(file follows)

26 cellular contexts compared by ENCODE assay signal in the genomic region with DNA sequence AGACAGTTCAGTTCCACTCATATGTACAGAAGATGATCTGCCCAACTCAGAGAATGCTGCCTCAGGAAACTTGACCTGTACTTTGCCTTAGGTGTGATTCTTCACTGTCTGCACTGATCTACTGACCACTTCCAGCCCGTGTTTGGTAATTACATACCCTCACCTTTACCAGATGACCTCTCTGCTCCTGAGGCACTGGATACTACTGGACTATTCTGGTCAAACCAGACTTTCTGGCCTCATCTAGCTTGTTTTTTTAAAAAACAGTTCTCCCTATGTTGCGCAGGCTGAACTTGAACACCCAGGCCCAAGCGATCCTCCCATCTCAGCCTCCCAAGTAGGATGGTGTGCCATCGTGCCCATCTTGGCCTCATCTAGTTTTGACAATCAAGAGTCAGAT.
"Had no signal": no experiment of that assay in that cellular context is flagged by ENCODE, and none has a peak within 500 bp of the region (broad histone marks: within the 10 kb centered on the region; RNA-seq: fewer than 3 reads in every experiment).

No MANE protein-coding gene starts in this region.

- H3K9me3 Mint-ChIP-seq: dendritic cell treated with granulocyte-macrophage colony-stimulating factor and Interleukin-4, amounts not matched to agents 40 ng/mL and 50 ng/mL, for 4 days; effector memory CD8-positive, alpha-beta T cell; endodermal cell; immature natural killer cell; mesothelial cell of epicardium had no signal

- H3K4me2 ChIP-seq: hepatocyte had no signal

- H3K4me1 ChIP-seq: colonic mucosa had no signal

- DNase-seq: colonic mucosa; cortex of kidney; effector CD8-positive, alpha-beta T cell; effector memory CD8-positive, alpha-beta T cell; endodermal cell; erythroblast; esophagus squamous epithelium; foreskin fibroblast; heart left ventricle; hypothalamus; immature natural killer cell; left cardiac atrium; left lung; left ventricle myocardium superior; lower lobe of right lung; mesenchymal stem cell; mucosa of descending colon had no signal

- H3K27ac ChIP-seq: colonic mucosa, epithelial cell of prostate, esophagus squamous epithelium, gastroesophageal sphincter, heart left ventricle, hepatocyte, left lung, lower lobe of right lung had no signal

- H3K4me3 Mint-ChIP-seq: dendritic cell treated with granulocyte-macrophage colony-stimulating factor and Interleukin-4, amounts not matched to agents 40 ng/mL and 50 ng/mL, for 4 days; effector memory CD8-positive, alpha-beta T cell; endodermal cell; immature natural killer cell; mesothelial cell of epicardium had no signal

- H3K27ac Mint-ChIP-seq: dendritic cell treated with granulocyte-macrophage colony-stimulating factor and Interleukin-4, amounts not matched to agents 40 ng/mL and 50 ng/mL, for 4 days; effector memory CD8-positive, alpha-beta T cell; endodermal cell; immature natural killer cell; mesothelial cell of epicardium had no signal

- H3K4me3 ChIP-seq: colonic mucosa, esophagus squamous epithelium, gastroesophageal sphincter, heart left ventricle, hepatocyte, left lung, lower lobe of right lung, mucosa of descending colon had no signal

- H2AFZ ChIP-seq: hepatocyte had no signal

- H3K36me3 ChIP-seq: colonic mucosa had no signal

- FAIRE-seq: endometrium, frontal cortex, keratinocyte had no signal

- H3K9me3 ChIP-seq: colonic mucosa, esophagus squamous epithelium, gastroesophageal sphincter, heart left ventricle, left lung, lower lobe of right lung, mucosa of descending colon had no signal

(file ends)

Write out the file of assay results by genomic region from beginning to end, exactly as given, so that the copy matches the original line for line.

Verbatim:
26 cellular contexts compared by ENCODE assay signal in the genomic region with DNA sequence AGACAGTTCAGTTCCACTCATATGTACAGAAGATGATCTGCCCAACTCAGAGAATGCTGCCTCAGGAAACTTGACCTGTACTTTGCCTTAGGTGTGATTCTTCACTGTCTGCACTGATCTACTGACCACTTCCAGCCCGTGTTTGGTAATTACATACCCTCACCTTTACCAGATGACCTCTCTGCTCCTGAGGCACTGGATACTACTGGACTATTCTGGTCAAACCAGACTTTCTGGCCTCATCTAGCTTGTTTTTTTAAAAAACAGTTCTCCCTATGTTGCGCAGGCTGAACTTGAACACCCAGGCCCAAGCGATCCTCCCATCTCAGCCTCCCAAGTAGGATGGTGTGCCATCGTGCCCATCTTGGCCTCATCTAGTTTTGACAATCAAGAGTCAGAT.
"Had no signal": no experiment of that assay in that cellular context is flagged by ENCODE, and none has a peak within 500 bp of the region (broad histone marks: within the 10 kb centered on the region; RNA-seq: fewer than 3 reads in every experiment).

No MANE protein-coding gene starts in this region.

- H3K9me3 Mint-ChIP-seq: dendritic cell treated with granulocyte-macrophage colony-stimulating factor and Interleukin-4, amounts not matched to agents 40 ng/mL and 50 ng/mL, for 4 days; effector memory CD8-positive, alpha-beta T cell; endodermal cell; immature natural killer cell; mesothelial cell of epicardium had no signal

- H3K4me2 ChIP-seq: hepatocyte had no signal

- H3K4me1 ChIP-seq: colonic mucosa had no signal

- DNase-seq: colonic mucosa; cortex of kidney; effector CD8-positive, alpha-beta T cell; effector memory CD8-positive, alpha-beta T cell; endodermal cell; erythroblast; esophagus squamous epithelium; foreskin fibroblast; heart left ventricle; hypothalamus; immature natural killer cell; left cardiac atrium; left lung; left ventricle myocardium superior; lower lobe of right lung; mesenchymal stem cell; mucosa of descending colon had no signal

- H3K27ac ChIP-seq: colonic mucosa, epithelial cell of prostate, esophagus squamous epithelium, gastroesophageal sphincter, heart left ventricle, hepatocyte, left lung, lower lobe of right lung had no signal

- H3K4me3 Mint-ChIP-seq: dendritic cell treated with granulocyte-macrophage colony-stimulating factor and Interleukin-4, amounts not matched to agents 40 ng/mL and 50 ng/mL, for 4 days; effector memory CD8-positive, alpha-beta T cell; endodermal cell; immature natural killer cell; mesothelial cell of epicardium had no signal

- H3K27ac Mint-ChIP-seq: dendritic cell treated with granulocyte-macrophage colony-stimulating factor and Interleukin-4, amounts not matched to agents 40 ng/mL and 50 ng/mL, for 4 days; effector memory CD8-positive, alpha-beta T cell; endodermal cell; immature natural killer cell; mesothelial cell of epicardium had no signal

- H3K4me3 ChIP-seq: colonic mucosa, esophagus squamous epithelium, gastroesophageal sphincter, heart left ventricle, hepatocyte, left lung, lower lobe of right lung, mucosa of descending colon had no signal

- H2AFZ ChIP-seq: hepatocyte had no signal

- H3K36me3 ChIP-seq: colonic mucosa had no signal

- FAIRE-seq: endometrium, frontal cortex, keratinocyte had no signal

- H3K9me3 ChIP-seq: colonic mucosa, esophagus squamous epithelium, gastroesophageal sphincter, heart left ventricle, left lung, lower lobe of right lung, mucosa of descending colon had no signal